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Composting Toilets Operation and Selection

written by: Jayant R Row•edited by: Lamar Stonecypher•updated: 6/28/2011

A composting toilet is an aerobic processing system whereas most waste water systems are anaerobic. This is a faster process which uses less water and is also kinder to the environment. It also protects areas from discharge of effluents. Various types of such toilets are available.

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    Toilets which use a limited amount of water and treat the wastes on site are known as composting toilets. Their end product is high nutrient valuable compost. Composting toilets are chosen as an alternative to septic systems or wastewater treatment plants. They reduce the need for water to flush toilets and thus place lighter loads on this fast diminishing resource in the world. Composting toilets also reduce the discharge of nutrients or pathogens into areas that are environmentally sensitive. These toilets capture all the nutrients from human excreta and the solid end product is a valuable soil amendment that can replace fertilizer.

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    Typical Layout of a Composting Toilet

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    424px-Clivus Multrum Composting toilet.svg 

    • A. Second floor
    • B. First floor
    • C. Ground floor
    • 1. Humus compartment
    • 2. Ventilation pipe
    • 3. Water closet

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    Theory of Operation

    The aerobic process that works in composting toilets is the same process that is prevalent on forest floors where wildlife droppings and plant matter decompose in the presence of air. Composting toilets provide enclosed environments for this natural aerobic process by the use of air injection and heating. Other aids to this process are in the form of air baffles and mixing tongs to ensure full decomposition of the matter being treated. The process can be further hastened with the addition of macroorganisms or worms that help the process of decomposition.

    Composting toilets have almost no waste and all end products are usable. The liquid end product is a valuable fertilizer or can be evaporated if local laws do not permit their use. The solid end product, or humus, is full of nutrients that can be safely used for plants. Health authorities all over the world do not permit composting toilets where sewerage systems are available probably because of concerns about the maintenance of such systems. Overloaded composting toilets can get clogged up and need to be used only to the capacity that they are designed for. Composting toilets also produce fewer smells than conventional toilets if used to within their design capacity.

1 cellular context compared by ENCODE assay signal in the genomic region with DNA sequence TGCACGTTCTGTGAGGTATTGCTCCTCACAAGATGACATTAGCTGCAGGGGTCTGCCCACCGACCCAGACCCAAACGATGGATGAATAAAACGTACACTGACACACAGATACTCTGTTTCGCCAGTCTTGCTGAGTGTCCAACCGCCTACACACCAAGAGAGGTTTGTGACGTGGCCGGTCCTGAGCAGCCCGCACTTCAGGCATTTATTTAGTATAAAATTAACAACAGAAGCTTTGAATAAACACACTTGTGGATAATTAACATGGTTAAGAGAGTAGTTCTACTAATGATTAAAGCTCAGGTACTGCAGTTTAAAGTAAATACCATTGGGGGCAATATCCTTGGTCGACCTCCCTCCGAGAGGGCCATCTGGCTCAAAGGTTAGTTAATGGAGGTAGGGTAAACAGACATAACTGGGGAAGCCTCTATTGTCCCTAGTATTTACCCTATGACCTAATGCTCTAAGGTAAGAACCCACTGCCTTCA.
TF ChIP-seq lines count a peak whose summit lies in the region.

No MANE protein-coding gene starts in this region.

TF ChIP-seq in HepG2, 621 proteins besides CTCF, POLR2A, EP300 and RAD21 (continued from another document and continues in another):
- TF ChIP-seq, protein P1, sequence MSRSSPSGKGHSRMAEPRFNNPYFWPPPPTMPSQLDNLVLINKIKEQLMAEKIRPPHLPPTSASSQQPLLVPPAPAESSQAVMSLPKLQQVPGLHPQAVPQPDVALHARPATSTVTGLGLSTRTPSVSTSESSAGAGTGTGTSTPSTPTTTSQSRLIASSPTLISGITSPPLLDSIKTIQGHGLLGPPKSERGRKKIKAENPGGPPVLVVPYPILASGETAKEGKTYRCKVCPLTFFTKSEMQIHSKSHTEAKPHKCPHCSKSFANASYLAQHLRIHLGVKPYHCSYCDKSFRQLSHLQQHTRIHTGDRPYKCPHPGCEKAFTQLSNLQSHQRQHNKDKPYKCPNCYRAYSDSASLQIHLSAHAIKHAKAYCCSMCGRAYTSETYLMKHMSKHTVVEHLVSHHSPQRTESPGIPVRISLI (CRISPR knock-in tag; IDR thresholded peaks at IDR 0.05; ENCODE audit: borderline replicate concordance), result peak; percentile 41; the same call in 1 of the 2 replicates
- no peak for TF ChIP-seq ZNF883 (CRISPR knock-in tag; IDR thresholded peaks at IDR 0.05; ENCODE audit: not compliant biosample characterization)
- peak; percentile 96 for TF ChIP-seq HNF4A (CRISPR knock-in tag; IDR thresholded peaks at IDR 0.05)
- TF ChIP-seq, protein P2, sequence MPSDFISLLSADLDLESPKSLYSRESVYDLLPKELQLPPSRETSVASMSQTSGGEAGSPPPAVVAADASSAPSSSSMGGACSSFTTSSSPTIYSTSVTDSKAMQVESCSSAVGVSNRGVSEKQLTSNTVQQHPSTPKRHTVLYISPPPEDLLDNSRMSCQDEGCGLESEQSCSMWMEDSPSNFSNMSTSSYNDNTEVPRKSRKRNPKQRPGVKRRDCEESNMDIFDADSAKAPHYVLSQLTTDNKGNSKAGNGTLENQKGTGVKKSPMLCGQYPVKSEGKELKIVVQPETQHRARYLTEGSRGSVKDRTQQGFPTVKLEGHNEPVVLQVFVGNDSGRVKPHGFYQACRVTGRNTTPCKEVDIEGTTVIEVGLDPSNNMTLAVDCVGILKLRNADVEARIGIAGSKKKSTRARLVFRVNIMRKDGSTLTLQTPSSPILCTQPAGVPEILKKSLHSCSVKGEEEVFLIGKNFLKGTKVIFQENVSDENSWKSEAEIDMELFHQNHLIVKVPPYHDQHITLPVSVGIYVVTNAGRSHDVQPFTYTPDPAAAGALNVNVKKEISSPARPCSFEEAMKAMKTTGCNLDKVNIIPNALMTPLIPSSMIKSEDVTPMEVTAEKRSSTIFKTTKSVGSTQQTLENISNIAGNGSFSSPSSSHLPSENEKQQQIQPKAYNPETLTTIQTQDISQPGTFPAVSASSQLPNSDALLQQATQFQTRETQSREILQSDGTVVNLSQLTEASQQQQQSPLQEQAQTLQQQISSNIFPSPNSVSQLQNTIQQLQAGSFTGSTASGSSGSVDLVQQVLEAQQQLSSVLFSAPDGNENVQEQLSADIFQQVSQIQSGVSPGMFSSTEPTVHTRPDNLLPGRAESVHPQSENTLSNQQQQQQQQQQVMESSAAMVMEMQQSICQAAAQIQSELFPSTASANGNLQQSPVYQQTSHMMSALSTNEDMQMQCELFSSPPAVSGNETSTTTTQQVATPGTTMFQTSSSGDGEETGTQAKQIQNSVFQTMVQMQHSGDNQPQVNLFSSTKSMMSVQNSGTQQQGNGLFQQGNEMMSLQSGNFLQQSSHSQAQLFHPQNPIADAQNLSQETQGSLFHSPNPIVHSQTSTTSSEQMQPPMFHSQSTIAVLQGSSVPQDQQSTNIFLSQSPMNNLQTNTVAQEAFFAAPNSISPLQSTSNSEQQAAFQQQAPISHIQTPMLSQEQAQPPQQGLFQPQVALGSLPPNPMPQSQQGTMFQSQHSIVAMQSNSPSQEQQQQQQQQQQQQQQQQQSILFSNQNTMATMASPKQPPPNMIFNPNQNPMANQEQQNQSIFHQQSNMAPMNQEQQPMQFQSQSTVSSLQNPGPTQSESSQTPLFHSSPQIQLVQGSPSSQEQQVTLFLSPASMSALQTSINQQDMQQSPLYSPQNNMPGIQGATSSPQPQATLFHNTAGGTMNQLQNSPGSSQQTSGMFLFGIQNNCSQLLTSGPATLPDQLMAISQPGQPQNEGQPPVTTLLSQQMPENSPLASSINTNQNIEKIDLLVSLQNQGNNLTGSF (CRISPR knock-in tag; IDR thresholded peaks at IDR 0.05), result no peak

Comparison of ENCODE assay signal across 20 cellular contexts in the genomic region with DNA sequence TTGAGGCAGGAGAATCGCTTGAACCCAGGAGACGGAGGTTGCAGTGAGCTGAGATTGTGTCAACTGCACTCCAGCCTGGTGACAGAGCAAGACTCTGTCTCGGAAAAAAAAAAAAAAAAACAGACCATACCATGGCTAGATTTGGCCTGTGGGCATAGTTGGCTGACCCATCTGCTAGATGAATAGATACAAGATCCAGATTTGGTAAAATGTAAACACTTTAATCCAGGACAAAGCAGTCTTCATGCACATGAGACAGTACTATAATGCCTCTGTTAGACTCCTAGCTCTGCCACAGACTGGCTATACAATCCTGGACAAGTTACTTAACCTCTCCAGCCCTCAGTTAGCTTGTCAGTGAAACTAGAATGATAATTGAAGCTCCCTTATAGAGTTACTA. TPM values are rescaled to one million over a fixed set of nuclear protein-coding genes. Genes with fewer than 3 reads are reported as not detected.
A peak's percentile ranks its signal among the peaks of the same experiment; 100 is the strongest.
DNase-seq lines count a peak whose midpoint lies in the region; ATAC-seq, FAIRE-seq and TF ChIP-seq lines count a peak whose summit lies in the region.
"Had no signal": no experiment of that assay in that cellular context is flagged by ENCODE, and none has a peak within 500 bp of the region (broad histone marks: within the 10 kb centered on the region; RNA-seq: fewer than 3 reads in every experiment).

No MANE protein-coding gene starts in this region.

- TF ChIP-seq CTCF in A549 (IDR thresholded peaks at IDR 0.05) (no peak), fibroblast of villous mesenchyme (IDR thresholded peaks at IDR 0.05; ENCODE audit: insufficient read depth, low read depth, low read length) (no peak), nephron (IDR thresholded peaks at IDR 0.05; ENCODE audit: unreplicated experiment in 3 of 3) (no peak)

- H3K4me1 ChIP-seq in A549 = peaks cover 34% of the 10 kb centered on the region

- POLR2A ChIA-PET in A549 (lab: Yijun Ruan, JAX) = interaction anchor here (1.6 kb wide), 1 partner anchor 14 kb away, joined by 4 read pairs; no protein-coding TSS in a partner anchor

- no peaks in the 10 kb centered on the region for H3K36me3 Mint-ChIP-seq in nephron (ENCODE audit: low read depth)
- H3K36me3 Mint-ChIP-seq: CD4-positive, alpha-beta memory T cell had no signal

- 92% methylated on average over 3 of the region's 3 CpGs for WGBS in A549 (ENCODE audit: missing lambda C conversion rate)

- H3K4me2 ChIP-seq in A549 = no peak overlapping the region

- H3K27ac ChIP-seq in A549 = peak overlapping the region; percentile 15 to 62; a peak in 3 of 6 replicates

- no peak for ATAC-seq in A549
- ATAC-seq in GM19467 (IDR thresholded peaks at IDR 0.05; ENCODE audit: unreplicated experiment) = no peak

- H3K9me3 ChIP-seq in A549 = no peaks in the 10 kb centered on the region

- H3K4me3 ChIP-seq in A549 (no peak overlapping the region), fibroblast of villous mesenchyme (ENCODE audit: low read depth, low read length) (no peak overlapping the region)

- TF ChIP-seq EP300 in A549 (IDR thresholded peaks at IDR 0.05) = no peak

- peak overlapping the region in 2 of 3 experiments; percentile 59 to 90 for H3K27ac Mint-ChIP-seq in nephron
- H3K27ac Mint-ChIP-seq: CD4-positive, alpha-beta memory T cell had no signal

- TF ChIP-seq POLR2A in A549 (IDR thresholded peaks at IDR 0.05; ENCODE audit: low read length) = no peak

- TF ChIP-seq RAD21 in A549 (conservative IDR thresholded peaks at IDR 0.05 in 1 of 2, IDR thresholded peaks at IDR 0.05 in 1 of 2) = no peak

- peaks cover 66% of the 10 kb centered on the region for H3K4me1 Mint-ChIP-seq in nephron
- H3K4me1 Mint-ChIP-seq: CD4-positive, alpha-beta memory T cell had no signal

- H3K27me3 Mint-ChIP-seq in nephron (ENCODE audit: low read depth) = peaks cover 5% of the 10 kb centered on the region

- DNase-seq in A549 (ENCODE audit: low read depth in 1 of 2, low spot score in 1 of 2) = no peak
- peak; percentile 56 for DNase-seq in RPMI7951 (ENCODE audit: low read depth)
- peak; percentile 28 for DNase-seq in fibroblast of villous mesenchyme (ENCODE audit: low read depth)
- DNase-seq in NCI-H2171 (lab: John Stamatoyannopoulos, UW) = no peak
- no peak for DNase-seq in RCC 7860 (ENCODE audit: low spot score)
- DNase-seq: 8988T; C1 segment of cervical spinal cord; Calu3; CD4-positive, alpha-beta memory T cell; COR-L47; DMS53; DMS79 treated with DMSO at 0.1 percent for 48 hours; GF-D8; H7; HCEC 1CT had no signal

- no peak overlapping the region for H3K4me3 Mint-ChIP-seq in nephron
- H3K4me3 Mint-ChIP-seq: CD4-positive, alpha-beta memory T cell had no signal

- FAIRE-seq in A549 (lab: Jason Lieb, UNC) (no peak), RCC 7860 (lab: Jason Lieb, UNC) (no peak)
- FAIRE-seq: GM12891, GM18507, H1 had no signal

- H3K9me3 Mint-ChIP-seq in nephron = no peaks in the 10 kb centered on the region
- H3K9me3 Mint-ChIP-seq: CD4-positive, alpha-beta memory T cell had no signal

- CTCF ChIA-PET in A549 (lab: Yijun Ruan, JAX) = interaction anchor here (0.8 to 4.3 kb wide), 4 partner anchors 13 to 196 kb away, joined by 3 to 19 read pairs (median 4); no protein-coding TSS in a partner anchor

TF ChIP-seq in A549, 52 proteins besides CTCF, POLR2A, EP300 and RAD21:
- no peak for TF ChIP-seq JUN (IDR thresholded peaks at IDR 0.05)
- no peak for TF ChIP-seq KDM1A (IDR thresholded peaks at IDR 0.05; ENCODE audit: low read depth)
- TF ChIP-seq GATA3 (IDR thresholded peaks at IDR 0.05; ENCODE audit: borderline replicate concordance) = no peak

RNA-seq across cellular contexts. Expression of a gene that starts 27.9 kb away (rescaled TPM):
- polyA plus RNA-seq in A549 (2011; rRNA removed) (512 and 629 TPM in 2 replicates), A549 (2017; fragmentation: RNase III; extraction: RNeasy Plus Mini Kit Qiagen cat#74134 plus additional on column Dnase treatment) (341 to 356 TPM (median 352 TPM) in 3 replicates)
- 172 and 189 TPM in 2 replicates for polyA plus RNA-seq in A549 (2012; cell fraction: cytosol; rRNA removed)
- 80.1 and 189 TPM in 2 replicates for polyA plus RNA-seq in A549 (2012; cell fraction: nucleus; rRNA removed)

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    Advantages of Composting Toilets

    One of the main advantages of using composting toilets is the reduction in the use of water. This can be so marked that community sewerage charges are sometimes waived for houses with these toilets. One can also use kitchen waste and garden trimmings to add to the compost thus also reducing the need for garbage collection. The end product is a valuable fertilizer which can be used by the house owner or even marketed as such.

    An entire community using composting toilets would have no sewerage charges and the allied sewage pipe installation and maintenance costs. The savings in water would be huge which is a decidedly environmentally friendly position. The recycling of kitchen and garden waste could reduce garbage collection charges, thus reducing municipal and civic charges.

    The widespread use of composting toilets to treat waste water and sewage can minimize water usage and storage. This in turn would reduce the requirements of storage. Less building activity is a benefit to the environment. The use of fertilizers could be reduced and that much of manufacturing activity which uses resources from the environment reduced.

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    Types of Composting Toilets

    The process factors in all composting toilets are the same and use rapid aerobic composting at high temperatures of 40 to 60 degrees Centigrade which oxidizes and breaks down the waste.

    A remote type system would have a separate drain at the bottom for removal of excess liquid. This control on moisture level helps the aerobic process, which works ideally at 50 percent moisture. Increased moisture can cause the decomposition to become an anaerobic process and create undesirable smells. The separated liquid is diverted to a gray water system.

    ar125047095647229 A dehydration toilet typically diverts urine so that the moisture content is controlled. Most composting toilets would have mechanisms to promote air movement which is so necessary for the aerobic process. Some toilets would also have air baffles or mechanical means of stirring the decomposing material so that the air permeates through the entire sludge.

    Various manufacturers offer systems that can have varying periods for removal of the finished product. This can vary from a few weeks to a few months depending on the capacity and frequency of use.

    Costs on composting toilets can be much lower than setting up comparative septic systems to treat sewage. The long run savings from water usage and other charges can further make the installation of composting toilets a very economical proposition.

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    Image Sources

    http://commons.wikimedia.org/wiki/File:Clivus_Multrum_Composting_toilet.svg

    http://activerain.com/.../2/2/7/4/ar125047095647229.gif






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